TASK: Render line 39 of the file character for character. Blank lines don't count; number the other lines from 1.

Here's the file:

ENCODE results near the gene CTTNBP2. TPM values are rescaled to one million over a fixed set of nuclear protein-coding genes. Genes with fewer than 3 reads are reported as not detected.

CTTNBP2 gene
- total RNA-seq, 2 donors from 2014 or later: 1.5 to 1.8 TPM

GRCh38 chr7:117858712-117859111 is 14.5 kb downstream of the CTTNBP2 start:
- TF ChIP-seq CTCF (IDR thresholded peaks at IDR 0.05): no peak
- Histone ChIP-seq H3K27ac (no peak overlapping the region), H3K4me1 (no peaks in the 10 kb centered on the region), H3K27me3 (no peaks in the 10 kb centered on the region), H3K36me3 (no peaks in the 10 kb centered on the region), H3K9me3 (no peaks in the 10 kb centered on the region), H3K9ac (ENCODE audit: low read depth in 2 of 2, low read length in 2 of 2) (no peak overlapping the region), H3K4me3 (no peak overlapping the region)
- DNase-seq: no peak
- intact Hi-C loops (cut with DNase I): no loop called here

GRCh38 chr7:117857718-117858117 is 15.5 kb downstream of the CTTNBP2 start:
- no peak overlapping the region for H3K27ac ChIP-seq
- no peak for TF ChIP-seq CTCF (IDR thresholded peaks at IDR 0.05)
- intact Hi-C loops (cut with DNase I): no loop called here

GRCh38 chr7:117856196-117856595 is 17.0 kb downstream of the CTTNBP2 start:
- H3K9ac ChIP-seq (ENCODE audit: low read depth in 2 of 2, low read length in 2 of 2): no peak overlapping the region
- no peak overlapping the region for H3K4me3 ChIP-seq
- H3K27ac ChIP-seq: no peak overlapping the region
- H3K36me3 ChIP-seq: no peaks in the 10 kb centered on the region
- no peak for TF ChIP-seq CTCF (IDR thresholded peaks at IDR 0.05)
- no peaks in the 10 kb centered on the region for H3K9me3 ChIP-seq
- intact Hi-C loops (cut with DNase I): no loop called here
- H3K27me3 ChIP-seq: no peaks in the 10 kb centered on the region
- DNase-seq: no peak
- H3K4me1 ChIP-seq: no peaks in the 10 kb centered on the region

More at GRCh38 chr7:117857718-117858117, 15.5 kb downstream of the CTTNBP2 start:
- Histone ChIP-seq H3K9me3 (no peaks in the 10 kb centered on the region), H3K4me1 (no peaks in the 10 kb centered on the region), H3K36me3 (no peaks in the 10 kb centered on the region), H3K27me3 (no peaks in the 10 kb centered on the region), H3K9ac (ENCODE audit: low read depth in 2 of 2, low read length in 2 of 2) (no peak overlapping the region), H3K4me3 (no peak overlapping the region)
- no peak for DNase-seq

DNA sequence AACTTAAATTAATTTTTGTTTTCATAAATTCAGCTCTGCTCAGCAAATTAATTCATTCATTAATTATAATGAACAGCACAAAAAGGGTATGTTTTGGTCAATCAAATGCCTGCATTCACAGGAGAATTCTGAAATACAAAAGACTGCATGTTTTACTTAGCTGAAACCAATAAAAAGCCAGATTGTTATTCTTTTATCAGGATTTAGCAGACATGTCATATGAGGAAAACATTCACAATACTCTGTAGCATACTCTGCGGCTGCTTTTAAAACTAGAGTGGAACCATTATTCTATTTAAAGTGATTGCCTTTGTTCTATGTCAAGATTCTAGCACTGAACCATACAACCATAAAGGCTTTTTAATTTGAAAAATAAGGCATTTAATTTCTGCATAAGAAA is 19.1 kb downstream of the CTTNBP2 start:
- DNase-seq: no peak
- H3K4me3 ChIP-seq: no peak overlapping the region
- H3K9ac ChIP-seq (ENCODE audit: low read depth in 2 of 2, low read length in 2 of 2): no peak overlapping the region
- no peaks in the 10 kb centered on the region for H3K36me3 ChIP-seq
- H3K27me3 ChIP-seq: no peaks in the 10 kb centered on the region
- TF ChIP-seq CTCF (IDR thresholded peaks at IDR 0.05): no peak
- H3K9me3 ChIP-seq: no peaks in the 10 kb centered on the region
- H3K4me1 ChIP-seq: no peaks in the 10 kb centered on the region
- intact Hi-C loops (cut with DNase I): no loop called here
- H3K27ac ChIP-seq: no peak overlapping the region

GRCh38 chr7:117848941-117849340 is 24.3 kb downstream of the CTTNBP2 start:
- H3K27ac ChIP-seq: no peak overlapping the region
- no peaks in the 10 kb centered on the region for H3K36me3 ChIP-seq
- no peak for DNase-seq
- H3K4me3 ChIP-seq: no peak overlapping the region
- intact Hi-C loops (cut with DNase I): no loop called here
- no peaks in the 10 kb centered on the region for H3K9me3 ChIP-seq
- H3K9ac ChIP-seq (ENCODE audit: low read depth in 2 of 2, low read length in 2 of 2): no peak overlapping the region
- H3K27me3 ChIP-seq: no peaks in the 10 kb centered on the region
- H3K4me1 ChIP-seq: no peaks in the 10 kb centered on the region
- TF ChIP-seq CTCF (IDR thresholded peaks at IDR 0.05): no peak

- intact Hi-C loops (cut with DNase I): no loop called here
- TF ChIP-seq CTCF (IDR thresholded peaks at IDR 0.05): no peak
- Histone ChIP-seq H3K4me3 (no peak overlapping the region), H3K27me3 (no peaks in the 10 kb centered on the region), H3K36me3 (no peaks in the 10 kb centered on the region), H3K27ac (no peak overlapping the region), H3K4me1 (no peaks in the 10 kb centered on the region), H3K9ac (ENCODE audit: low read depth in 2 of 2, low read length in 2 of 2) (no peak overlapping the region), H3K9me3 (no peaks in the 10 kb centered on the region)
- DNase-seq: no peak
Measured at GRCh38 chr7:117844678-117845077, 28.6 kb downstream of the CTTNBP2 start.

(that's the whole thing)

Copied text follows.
- H3K27ac ChIP-seq: no peak overlapping the region